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As far as collegial gestures, this one meshes a sincere invitation with a hint of in-your-face, dare-you cleverness.

Michigan coach Jim Harbaugh, perhaps buoyed by comments of outrage emanating from the land of the Southeastern Conference, whose coaches are critical of Big Ten coaches taking advantage of a high school camp recruiting loophole, has matched that rage with what he described as the aforementioned "collegial gesture."

Harbaugh took to Twitter, a favorite outlet for Michigan's first-year coach, late Friday morning and posted a dressed-up, maize-and-blue invitation for two coaches from every college in America to participate "in teaching the game of football properly" at the Michigan football game June 14-17.

The camp has been dubbed "Exposure U" by Michigan.

"It is our goal to have representation from every football playing college in America," Harbaugh wrote in the invitation.

By late Friday afternoon, 50 colleges already responded to work the Exposure U camp, according to the Twitter feed of Chris Partridge, who handles Michigan's football operations.

"Come on coaches let's make it a clean sweep of the USA!" Partridge wrote, adding the email address: ExposureU@umich.edu.

Montana coach Bob Stitt appeared to be among the first to respond to Harbaugh's Twitter invitation, also responding to the coach via the social media platform: "I'm in! Thx for the invite!"

But will Michigan rivals like Michigan State's Mark Dantonio and Ohio State's Urban Meyer take Harbaugh up what some consider a masterful job of trolling disguised as an invitation?

"Our vision for the University of Michigan football camp is to bring together players and coaches in all different levels from around the country to provide maximum exposure for our great game of football," Harbaugh wrote. "In a collaborative effort we will strive to provide the best possible experience for campers.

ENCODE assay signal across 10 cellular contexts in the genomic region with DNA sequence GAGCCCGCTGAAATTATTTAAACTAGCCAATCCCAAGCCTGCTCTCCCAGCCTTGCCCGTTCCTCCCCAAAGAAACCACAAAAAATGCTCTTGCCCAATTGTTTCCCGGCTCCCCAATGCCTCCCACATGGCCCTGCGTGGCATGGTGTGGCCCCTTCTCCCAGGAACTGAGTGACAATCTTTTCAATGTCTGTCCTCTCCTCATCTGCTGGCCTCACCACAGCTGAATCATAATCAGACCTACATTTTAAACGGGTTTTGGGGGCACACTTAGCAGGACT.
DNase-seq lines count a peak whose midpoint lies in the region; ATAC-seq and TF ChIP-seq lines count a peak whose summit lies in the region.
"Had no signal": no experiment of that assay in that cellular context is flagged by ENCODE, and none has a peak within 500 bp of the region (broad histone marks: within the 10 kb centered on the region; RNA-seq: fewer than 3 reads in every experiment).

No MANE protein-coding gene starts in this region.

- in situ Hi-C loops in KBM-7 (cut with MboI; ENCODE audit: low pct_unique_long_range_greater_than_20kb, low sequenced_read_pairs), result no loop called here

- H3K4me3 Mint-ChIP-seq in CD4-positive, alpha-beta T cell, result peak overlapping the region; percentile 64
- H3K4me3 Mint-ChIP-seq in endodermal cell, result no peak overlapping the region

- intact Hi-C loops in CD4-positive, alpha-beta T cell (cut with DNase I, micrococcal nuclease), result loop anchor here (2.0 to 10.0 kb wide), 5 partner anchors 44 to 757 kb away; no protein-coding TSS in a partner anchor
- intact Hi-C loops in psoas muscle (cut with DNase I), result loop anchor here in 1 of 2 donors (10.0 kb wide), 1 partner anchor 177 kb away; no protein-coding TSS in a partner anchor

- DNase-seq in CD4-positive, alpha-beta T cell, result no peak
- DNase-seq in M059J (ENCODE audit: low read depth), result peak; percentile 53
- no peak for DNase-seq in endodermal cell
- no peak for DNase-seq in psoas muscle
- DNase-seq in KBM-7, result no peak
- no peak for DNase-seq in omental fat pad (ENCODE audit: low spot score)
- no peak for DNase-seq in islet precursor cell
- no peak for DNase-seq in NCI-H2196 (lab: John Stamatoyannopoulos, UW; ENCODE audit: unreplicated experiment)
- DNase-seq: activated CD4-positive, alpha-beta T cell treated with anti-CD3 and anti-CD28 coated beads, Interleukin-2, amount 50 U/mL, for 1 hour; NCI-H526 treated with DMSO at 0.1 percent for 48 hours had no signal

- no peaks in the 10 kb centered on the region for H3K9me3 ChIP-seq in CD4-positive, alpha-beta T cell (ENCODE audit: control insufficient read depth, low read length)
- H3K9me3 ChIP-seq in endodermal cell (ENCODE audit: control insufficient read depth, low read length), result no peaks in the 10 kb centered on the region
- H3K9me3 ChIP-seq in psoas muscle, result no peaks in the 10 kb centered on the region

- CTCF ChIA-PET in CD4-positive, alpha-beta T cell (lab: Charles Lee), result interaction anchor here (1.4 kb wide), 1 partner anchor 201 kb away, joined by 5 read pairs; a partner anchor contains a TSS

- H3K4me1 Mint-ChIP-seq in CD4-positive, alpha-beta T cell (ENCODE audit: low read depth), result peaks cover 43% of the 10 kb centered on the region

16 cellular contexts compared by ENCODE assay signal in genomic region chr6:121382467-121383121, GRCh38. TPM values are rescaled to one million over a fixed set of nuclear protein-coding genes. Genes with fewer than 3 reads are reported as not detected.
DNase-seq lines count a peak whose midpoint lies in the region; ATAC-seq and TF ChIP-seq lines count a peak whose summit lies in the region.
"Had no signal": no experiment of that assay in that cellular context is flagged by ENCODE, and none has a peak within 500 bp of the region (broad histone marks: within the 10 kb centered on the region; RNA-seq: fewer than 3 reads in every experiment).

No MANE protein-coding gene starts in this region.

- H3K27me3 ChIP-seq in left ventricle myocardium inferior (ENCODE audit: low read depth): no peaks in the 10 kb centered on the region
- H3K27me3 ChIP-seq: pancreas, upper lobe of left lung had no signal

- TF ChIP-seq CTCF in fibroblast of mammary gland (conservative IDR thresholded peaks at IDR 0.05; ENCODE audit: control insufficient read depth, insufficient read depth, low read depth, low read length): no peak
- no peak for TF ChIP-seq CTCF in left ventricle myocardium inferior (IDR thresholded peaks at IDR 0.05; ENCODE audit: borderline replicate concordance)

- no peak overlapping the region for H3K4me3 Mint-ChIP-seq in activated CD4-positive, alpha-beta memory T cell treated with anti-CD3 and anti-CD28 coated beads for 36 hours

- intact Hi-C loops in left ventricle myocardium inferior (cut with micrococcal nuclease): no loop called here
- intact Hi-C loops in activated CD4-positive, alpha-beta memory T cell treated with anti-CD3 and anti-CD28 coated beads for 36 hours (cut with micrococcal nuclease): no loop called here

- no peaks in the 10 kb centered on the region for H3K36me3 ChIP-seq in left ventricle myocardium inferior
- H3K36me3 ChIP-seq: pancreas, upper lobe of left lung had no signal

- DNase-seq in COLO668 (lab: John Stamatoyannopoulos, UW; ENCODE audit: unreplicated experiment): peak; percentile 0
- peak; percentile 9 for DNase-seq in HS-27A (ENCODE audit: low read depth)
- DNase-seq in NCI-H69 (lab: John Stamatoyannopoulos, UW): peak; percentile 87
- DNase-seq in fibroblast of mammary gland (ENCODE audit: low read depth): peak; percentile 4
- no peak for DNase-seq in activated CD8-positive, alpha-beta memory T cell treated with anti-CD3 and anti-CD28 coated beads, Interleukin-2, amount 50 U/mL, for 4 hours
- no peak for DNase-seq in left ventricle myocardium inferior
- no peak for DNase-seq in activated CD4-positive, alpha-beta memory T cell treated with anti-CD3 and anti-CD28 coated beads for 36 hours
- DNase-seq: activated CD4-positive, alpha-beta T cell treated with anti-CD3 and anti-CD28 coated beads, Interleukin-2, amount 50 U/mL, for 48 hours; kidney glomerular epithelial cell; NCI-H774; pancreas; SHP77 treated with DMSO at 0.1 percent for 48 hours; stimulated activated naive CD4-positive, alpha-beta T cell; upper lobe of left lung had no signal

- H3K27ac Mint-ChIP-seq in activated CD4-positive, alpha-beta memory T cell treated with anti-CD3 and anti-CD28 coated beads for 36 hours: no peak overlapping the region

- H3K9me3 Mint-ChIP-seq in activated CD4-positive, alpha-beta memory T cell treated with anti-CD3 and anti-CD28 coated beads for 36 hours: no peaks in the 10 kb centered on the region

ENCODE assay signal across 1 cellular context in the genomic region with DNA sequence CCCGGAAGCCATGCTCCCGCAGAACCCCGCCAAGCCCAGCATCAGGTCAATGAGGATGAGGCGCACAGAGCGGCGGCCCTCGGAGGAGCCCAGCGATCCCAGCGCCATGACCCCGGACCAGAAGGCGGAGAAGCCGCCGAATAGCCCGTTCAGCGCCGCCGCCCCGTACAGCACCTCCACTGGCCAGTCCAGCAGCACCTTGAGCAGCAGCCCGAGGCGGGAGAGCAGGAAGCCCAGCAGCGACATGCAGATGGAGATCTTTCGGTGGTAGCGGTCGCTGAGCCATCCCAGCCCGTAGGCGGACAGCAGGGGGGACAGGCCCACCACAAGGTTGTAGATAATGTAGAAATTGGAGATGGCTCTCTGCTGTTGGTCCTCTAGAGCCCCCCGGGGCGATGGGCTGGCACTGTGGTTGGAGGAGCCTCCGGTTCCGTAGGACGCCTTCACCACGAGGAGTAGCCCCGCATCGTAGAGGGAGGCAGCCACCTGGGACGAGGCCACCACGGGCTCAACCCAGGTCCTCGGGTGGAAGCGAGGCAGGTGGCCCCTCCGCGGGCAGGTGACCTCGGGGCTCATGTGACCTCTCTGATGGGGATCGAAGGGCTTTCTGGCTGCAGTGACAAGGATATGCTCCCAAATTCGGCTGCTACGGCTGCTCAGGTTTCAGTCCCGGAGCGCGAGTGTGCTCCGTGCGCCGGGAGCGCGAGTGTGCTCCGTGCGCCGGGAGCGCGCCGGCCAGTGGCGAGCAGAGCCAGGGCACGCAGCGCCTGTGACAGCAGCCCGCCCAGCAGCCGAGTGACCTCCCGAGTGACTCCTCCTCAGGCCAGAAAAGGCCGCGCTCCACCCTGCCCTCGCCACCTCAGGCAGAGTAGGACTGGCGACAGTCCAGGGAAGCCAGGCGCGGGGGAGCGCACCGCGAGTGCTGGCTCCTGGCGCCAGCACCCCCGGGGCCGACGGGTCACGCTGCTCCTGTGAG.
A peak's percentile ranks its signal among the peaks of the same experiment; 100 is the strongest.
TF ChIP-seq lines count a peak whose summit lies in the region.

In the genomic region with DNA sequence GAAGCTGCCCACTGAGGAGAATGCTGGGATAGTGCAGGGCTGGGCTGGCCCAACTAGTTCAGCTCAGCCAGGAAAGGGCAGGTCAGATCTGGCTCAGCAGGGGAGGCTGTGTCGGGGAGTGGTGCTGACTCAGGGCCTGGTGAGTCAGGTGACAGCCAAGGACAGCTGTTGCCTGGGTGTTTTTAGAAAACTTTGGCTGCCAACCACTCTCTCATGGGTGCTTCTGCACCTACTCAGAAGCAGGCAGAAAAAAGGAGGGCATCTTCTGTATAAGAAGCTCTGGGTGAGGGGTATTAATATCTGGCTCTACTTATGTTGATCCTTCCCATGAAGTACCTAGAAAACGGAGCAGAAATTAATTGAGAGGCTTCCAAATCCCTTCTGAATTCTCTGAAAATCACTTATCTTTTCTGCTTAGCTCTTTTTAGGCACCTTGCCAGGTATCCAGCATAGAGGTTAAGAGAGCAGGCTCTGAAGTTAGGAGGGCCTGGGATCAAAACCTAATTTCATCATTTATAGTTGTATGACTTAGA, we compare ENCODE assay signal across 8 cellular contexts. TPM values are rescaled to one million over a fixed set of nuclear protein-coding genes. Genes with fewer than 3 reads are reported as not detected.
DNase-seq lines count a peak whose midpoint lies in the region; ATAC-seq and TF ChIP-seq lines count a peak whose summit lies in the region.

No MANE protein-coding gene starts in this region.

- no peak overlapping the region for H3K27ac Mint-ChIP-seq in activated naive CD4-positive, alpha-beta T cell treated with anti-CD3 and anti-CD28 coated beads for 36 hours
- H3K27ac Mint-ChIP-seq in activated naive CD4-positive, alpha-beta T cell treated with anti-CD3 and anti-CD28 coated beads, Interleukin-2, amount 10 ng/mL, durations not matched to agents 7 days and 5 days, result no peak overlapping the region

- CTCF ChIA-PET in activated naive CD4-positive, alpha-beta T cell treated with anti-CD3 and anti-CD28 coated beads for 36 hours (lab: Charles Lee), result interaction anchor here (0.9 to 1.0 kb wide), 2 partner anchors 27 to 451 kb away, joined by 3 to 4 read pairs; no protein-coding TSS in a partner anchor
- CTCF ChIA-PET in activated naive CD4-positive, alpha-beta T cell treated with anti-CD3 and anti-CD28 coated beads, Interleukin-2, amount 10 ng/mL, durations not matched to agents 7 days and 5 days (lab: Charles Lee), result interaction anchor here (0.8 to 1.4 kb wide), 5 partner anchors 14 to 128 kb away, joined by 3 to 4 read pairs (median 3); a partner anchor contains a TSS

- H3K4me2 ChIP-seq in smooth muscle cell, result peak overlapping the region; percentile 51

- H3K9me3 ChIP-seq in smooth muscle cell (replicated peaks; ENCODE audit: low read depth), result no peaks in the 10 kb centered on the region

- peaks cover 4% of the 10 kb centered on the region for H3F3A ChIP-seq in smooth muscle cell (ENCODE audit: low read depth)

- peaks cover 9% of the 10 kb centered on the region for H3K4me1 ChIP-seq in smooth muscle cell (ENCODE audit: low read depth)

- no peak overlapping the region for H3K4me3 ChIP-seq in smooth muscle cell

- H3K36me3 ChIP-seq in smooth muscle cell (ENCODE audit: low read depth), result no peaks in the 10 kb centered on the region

" ... Where college coaches are restricted from working a camp outside of a 50-mile radius of their campus, we cordially invite your head football coach to be our keynote speaker."

His Big Ten rivals, though, are probably not what provoked Harbaugh's invite.

Clearly this was a shot delivered at the SEC coaches and administrators, who this week directed their ire at Big Ten coaches. Big Ten coaches are not hamstrung like SEC and ACC coaches in terms of working camps outside a 50-mile radius of their campuses.

According to NCAA bylaws, football coaches can only conduct camps and clinics within 50 miles of their campuses. But the loophole the Big Ten doesn't prohibit allows coaches to be "guest instructors" at any camp.

Penn State coach James Franklin and his staff participated in two satellite camps last season.

Michigan recently announced that Harbaugh and his staff will launch its "Summer Swarm Tour," including nine camp visits around the country, starting with Indianapolis on June 4. It concludes locally on June 12 with the Sound Mind Sound Body Academy. The staff will work camps in Texas, Florida, Alabama, Pennsylvania, California and Michigan.

SEC coaches are opposed to these satellite camps because the SEC doesn't allow the practice.

"If we're all going to travel all over the country to have satellite camps, you know, how ridiculous is that?" Alabama coach Nick Saban asked, according to a report Wednesday on AL.com. "I mean, we're not allowed to go to all-star games, but now we're going to have satellite camps all over the country. So it doesn't really make sense."

Greg Sankey, the incoming SEC commissioner, discussed the camps during an Associated Press Sports Editors meeting in Alabama this week, and referred to what Michigan is doing, like the Swarm Tour, as "recruiting tours."

"So let's just be clear about what we're really talking about here," Sankey said.

Clemson coach Dabo Swinney told reporters Wednesday this is a loophole "people are taking advantage of."

"I don't think it's a good thing," Swinney said. "Ultimately what happens is instead of camps you are having a combine."

Ohio State coach Urban Meyer was asked last week at a news conference about camps.

"Am I fan of that? Not really," Meyer said. "A big lure to Ohio State is getting here on campus."

But Meyer added Ohio State might consider a satellite camp.

"If it helps us, we'll do it," Meyer said. "I think we might try one this year. I don't know if it's been finalized. You'll certainly hear about it if we do."

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